1. Fight exclusion by incentivising EU incubators and accelerators that receive HorizonEurope funding to establish a 50-50 gender balance of permanent staff. Only incentives and targets can ensure the inclusion of women, immigrants, people of colour and minoritised ethnicities in the business sector: the European innovation landscape should be among the earliest adopters of a gender-balanced approach. 
  1. Creation of a gender equality indexSimilar to the European Commission’s Women in Digital Scoreboard for Member States, the European Commission could create an equality index on hiring, retention and management statistics to provide orientation and to give ICT companies a competitive benchmark for annual progress reports on the gender pay gap.
  1. Design prizes and incentive schemes for start-up tech companies (under 200 employees). Smaller start-ups face challenges to hire top talent with limited resources. This is why, Member States could incentivise start-up companies to actively implement gender-balanced recruitment policies and measurable hiring targets by implementing a new ranking system. Here, start-ups could compete for cash prizes and the chance to be named 1st – 10th place, for example, in the “Top Gender-Equal-Tech-Companies in France” based on gender equality measurements. 



“Reinventing tech education for women to work in tech today…not in twenty years’ time” 


Tech education must not only be ensured and promoted on an adolescent level but also throughout every career stage. Given that women have less time for leisure, due to socio-cultural and economic constraints (unpaid care-labour and domestic work), they must overcome several challenges to acquire necessary digital competencies. In addition to that, the current education path for IT experts attracts almost exclusively men. This is also because from an early age, men are culturally encouraged to use digital tools (i.e. video games), which is why they develop a higher familiarity with such devices, making them more likely to choose IT classes later on. As a result, women have the impression that pre-existing skills are required to participate in tech education. This leads to low, stagnating or declining levels of women taking up IT studies.  




  1. Create targeted IT training for women, by women – modelled on successful women’s IT upskilling programs. Currently, successful and innovative adult IT training programs that target women exist throughout the EU. But few of these are sponsored by public funds. Systematically measure the sustainability of professional integration of women who have benefited from publicly funded support in order to assign funding to the most efficient IT training opportunities tailored to both the job market and to women with families. Examples for this can be evening/online-only classes, led by majority women mentors (e. “FrauenLoop”) or specific offers for women to change career paths (i.e. “Cyberwayfinder” upskilling women towards the Cyber Security industry).  


  1. Establish women-focused academic ICT programs in Europe via:
  • IT bachelor and master programmes with a minimum 50% mandatory quota for women 
  • IT bachelor and master programmes that combine IT with social-science disciplines (e.g. sociology & Artificial Intelligence, gender studies & web development) 


  1. Fund IT careerscounselling for women at academic institutions. The problem of women in the sciences facing discouragement and/or discrimination has not yet been adequately addressed. The problem is not only gender-based, it is also related to the distance of the academic sciences from the commercial market. Information/training programs that provide career planning for EU women in the sciences and in technical areas of study could significantly increase the numbers of women who launch tech businesses or remain in scientific research fields.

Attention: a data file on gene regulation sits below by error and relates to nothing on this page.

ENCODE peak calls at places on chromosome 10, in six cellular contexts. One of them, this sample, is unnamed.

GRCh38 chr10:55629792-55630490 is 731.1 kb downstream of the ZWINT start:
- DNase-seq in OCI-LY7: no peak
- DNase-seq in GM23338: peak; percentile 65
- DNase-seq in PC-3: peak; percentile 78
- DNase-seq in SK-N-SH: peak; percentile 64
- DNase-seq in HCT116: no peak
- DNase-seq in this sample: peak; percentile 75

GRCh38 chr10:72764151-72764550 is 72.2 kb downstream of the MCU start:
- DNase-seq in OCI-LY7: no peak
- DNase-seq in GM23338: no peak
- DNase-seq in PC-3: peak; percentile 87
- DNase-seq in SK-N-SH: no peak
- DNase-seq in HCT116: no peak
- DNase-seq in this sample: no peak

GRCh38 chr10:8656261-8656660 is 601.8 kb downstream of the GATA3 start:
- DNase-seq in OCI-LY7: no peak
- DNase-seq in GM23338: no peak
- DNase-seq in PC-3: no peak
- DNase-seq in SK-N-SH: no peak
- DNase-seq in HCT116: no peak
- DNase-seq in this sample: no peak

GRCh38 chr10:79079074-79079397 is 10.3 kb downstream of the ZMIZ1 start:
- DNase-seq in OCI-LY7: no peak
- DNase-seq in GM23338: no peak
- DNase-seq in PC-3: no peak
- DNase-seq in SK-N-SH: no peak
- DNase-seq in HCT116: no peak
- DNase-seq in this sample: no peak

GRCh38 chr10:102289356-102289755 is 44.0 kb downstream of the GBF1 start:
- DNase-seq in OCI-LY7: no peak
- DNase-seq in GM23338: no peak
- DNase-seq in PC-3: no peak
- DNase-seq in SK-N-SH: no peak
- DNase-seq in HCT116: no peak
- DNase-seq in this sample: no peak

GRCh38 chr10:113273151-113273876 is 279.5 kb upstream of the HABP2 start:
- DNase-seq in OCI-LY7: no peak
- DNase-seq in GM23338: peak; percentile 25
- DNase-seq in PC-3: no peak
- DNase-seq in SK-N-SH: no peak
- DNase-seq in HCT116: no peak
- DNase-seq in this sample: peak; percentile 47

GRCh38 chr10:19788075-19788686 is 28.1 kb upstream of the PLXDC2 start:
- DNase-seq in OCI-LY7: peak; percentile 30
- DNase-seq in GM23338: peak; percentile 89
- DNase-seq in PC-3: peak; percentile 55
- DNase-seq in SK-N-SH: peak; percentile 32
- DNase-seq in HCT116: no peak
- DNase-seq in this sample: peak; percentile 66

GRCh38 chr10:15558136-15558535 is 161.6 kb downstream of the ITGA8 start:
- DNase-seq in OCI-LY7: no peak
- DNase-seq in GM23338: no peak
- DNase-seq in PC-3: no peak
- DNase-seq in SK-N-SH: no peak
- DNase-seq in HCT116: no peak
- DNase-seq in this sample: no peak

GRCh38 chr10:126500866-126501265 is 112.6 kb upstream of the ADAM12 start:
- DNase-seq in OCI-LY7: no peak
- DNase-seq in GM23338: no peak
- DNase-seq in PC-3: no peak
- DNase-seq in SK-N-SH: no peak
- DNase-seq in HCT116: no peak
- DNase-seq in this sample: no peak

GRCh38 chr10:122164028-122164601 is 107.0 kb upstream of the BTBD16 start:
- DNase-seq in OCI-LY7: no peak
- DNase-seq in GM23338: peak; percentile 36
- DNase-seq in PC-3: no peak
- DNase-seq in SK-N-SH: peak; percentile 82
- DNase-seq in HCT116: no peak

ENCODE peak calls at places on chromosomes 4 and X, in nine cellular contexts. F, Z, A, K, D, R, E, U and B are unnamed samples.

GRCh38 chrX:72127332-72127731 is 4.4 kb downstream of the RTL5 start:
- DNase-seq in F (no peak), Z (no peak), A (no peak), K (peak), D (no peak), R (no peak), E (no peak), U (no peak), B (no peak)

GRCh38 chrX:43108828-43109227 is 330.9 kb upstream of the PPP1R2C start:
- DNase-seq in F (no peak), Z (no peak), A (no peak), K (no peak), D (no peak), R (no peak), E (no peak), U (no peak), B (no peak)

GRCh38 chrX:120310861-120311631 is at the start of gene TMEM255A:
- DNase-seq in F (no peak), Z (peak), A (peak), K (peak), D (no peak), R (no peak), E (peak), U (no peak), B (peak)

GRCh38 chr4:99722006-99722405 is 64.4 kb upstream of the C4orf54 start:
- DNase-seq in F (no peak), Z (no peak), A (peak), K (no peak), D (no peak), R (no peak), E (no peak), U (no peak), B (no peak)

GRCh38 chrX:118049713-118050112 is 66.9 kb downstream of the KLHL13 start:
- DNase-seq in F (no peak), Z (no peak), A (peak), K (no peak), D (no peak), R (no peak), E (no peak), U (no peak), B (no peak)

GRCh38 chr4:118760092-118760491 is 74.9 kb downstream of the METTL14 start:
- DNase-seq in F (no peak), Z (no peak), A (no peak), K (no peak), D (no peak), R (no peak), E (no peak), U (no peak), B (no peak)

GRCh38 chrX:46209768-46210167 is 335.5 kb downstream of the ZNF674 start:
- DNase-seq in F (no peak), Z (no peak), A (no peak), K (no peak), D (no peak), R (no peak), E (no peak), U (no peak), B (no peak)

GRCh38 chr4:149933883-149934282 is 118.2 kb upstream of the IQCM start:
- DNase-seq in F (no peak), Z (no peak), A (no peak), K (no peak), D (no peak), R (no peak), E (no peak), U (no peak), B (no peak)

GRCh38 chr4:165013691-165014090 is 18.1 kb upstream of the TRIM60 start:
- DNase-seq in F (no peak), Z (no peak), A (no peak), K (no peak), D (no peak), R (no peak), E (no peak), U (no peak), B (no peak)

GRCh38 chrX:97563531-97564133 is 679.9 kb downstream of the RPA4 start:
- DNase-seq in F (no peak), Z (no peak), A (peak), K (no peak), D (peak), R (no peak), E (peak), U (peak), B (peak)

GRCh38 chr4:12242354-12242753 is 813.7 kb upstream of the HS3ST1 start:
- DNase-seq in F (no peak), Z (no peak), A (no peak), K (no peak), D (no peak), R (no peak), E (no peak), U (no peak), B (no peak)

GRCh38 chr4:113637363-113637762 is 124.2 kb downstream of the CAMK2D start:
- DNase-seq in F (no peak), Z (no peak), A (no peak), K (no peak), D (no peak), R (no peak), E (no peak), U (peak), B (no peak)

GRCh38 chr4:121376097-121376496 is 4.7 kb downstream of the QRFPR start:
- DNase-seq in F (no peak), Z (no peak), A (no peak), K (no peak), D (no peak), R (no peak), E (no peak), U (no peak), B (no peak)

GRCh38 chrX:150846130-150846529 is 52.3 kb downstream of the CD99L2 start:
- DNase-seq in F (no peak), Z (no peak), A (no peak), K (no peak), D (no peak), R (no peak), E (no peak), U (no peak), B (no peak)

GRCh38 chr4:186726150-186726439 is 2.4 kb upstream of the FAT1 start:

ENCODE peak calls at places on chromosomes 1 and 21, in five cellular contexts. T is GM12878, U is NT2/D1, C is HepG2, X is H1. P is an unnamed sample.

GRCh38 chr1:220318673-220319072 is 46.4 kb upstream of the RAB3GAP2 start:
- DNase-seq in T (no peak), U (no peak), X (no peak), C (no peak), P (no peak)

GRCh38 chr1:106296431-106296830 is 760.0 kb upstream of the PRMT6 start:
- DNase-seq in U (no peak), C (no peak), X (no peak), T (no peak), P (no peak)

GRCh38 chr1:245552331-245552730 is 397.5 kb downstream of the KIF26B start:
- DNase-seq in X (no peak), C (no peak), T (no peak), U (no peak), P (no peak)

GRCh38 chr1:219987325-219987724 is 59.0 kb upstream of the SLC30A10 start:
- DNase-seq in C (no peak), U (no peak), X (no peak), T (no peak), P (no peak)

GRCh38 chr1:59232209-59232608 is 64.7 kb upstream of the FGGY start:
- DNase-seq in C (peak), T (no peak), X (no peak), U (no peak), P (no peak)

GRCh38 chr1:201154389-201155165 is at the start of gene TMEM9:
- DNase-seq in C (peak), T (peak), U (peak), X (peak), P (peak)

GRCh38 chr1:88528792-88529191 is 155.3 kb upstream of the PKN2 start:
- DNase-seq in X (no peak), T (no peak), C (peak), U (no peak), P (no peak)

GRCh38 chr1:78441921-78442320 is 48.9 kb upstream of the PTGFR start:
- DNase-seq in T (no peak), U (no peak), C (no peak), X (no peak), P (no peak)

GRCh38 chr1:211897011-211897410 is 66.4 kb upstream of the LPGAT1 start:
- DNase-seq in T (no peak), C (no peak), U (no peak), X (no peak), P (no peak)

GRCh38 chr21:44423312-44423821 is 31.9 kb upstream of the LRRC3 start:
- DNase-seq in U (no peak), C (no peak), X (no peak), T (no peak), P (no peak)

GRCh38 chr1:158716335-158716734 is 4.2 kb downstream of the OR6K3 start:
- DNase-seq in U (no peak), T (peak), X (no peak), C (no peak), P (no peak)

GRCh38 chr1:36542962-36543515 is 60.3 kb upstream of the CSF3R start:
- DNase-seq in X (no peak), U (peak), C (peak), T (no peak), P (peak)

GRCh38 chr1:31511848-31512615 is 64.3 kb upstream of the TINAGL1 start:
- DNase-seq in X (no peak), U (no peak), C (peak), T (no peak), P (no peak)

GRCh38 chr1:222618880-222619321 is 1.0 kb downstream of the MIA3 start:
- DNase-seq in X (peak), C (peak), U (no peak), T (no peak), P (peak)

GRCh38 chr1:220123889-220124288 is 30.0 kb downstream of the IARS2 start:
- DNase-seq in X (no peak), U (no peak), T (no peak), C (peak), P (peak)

“Funding entrepreneurial and investment talent among EU women”    Women-driven innovation in the European Union can be driven by increasing financial opportunities for women. To this day, the funding system disproportionality disadvantages women in receiving the financial means to build their enterprise. Therefore, the accessibility of existing funds needs to be improved so that women-led startups or businesses where women hold majority ownership, are equally equipped to compete in the digital single market. 




  1. Fund all-female STEM and ICT innovation teams first. Public programs like Horizon 2020 favour mixed teams over all-female teams for research funding. Considering the huge data and knowledge gap,criteria should be changed to award preferential funding to all-female research teams in the digital or STEM funding.  

  1. Develop ESG diversity index criteria for the EIF to adopt in funding women’s businesses based on a social goal of gender equality.The digital economy is largely funded by private funds and financiers, who are overwhelmingly male. At the venture fund level, EU women make up approximately 8% of fund investors, and typically hold peripheral roles (Head of Platform/Comms, Head of Ops). Research shows that women are more likely to invest in women, and that women are also more likely to invest in ESG-focused businesses. Without public incentives, an overwhelming majority of taxpayer money will go to EIF funding of male-only businesses. 
  2. Dedicate an EU level Fund-of-Funds for women emerging fund managers. Raising a venture investment fund means months if not years of effort; most women cannot do this on a full-time, unpaid basis. A dedicated fund with a portion of taxpayer funds would mean women donot have to put up a 2% cash commitment just to create a fund at all. Funds receiving European Investment Fund (EIF) money tied to women emerging fund managers would increase investment in women-owned tech and tech-driven businesses.  


 Tech Career Training Initiatives  


FrauenLoop. Founded by Dr. Nakeema Stefflbauer, the Berlin-based initiative sets out to expand the diversity of qualified women entering jobs in the tech industry. The NGO trains women-identified persons who might otherwise face obstacles to starting or re-entering the professional tech industry. Offering a mix of evening classes and weekend workshops outside of normal work-hours, Career-changers, immigrants and parents have the possibility to be trained in Python, JavaScript, React, Git, SQL, HTML and CSS. FrauenLoop offers applied, hands-on learning and professional job coaching.